House dust mites (HDMs) are one of the most significant environmental allergens in the establishment of the so-called "Atopic March." It is known that the immune response to HDM is Th2 dominant, but the innate mechanisms leading to HDM-induced type 2 responses are still not completely understood. A number of innate immune receptors have been implicated in the response to HDM including toll-like receptors, C-type lectin receptors, and protease activated receptors. NOD2 is a member of the NOD-like receptor family, which has been reported to be involved in the establishment of type 2 immunity and in blocking respiratory tolerance. NOD2 mediates its effects through its downstream effector kinase, receptor interacting protein (RIP2). It has not been shown if RIP2 is involved in the innate response to HDM and in the resulting generation of type 2 immunity. Furthermore, the role of RIP2 in modulating allergic airway inflammation has been controversial. In this study, we show that RIP2 is activated in airway epithelial cells in response to HDM and is important for the production of CCL2. Using a murine HDM asthma model, we demonstrate that lung pathology, local airway inflammation, inflammatory cytokines, HDM-specific IgG1 antibody production, and HDM-specific Th2 responses are all reduced in RIP2 knockout mice compared to WT animals. These data illustrate that RIP2 can be activated by a relevant allergic stimulus and that such activation can contribute to allergic airway inflammation. These findings also suggest that RIP2 inhibitors might have some efficacy in down-regulating the inflammatory response in type 2 dominated diseases.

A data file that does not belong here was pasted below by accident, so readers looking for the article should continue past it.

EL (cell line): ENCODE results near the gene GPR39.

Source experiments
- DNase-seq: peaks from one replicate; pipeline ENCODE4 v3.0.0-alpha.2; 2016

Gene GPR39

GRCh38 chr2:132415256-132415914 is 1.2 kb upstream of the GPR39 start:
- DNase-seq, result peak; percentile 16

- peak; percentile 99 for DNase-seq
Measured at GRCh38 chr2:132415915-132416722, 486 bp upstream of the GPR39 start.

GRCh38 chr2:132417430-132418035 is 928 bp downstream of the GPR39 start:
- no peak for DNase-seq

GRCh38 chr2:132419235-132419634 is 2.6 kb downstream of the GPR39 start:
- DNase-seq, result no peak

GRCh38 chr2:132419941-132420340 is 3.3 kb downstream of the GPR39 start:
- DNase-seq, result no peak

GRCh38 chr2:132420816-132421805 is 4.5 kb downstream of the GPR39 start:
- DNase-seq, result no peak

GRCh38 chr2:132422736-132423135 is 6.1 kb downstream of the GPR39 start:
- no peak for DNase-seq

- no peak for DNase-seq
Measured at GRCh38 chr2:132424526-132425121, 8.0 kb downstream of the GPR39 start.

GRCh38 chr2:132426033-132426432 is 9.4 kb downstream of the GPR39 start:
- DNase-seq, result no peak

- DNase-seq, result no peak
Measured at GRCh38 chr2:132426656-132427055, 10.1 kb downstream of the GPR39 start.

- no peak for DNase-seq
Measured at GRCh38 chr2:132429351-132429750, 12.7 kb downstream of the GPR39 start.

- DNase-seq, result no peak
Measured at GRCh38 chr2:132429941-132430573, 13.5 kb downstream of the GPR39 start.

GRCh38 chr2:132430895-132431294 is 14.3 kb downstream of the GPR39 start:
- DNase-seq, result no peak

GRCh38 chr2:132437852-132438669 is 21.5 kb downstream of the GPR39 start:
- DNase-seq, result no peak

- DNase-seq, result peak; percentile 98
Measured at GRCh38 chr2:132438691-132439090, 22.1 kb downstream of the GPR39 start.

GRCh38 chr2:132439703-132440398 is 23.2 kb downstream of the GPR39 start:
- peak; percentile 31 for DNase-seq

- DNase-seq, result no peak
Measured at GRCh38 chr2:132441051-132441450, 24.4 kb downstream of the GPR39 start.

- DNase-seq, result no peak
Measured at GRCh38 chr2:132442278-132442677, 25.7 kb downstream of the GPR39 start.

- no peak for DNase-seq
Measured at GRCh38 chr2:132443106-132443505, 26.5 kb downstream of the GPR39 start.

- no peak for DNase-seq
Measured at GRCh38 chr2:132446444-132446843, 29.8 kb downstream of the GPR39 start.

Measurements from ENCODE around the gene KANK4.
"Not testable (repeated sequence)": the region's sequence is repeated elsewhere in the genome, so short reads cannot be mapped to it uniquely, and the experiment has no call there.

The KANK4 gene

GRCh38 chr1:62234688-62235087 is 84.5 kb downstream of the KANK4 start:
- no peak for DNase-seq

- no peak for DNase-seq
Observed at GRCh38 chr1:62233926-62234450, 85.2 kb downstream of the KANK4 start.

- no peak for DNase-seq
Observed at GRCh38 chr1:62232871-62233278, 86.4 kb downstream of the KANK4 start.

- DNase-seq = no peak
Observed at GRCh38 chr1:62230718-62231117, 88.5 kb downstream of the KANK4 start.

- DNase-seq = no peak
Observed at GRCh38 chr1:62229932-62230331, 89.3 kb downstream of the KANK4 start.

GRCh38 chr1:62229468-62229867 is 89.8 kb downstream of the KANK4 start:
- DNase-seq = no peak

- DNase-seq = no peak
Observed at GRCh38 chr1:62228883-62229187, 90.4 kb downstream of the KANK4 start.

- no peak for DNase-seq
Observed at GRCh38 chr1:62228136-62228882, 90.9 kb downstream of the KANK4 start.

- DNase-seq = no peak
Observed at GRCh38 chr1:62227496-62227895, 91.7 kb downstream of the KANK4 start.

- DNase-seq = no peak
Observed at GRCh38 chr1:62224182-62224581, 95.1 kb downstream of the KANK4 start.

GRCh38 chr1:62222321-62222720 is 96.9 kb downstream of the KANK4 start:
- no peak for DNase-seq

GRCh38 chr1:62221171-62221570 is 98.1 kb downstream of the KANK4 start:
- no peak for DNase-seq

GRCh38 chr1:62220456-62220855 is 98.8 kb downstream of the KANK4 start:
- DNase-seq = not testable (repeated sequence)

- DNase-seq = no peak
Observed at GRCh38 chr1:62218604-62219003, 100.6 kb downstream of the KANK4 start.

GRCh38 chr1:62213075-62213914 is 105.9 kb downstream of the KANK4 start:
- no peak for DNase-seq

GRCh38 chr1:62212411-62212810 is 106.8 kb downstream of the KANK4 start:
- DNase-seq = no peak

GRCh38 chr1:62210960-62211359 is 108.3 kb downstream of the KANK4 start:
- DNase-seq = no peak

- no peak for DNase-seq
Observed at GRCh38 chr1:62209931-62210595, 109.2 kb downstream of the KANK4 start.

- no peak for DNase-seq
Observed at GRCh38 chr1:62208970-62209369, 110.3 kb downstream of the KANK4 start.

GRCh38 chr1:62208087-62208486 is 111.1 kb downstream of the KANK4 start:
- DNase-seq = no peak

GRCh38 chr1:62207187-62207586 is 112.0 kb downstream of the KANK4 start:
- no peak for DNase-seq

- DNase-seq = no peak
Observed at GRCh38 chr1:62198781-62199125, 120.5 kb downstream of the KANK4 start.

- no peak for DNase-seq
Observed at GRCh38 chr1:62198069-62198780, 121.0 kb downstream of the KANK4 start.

Keywords: NOD2; Th2; airway epithelium; allergic asthma; dust mite.
©2018 Society for Leukocyte Biology.